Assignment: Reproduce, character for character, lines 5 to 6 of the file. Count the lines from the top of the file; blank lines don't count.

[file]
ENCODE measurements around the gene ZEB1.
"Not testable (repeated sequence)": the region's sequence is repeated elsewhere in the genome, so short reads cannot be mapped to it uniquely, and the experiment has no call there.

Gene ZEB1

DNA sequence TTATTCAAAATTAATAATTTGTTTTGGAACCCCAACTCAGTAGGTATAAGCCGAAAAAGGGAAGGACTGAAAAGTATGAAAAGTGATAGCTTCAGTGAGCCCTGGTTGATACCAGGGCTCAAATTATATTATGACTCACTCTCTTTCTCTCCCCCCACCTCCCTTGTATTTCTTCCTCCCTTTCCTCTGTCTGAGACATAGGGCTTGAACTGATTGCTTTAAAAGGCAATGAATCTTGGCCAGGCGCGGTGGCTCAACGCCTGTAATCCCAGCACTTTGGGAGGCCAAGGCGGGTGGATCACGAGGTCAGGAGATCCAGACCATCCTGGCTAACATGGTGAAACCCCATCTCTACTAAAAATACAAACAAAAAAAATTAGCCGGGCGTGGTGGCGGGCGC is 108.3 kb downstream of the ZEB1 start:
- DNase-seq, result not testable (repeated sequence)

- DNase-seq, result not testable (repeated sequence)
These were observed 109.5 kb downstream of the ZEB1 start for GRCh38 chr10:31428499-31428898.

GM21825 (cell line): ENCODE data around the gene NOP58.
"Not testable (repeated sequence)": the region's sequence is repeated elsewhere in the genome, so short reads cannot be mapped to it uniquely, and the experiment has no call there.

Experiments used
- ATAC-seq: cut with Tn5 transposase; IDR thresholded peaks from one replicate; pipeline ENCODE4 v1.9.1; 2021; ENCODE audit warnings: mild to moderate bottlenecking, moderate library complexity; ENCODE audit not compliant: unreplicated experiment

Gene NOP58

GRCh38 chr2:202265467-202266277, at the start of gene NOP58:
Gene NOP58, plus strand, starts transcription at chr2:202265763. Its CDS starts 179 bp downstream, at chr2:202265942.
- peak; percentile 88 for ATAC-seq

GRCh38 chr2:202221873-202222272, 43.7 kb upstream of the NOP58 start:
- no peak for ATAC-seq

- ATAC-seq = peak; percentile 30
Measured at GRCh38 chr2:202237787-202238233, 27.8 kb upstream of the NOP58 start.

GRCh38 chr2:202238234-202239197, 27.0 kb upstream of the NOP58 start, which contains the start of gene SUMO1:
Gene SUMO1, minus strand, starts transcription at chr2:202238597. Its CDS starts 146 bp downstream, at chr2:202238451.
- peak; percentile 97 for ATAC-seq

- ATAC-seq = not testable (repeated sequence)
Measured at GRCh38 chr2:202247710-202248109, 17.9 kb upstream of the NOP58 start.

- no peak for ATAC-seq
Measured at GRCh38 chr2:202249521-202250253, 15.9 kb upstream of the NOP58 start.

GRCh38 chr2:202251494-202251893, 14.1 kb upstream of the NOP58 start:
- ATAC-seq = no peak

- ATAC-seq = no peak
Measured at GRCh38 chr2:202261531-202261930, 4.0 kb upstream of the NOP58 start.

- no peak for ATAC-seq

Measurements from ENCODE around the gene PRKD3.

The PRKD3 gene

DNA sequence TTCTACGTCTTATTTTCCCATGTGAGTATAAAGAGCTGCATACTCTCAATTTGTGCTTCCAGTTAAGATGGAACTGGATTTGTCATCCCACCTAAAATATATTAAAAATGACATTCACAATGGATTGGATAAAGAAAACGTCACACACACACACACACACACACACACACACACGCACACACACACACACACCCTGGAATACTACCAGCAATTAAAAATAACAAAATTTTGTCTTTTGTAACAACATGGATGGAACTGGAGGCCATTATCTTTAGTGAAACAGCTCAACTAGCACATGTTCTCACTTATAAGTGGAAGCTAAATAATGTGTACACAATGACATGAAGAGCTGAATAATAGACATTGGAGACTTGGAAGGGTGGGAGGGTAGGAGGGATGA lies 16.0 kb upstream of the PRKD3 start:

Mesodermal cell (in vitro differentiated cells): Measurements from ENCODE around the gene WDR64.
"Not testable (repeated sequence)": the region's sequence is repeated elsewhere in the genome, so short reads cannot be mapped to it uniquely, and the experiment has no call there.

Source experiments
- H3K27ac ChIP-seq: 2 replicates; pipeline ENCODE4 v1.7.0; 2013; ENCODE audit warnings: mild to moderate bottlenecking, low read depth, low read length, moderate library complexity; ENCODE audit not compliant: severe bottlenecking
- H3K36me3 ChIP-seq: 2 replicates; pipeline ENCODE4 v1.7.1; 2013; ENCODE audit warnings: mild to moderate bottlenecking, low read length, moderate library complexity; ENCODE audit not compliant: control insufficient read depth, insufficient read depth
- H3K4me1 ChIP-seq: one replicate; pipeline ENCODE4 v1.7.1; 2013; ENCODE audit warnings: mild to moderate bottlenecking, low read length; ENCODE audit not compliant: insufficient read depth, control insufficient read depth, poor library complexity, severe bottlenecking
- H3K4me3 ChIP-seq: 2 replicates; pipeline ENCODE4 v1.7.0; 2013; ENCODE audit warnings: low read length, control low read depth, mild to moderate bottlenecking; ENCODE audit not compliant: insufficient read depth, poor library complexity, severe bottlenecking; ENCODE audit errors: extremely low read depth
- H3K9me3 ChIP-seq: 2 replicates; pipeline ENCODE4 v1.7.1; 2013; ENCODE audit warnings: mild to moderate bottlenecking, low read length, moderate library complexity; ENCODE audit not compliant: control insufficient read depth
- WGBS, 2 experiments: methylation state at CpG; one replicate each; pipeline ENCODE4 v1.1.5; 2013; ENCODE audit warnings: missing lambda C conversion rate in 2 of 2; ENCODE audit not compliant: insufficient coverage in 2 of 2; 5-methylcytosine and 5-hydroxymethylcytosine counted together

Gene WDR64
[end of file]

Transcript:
- DNase-seq, result not testable (repeated sequence)

- DNase-seq, result not testable (repeated sequence)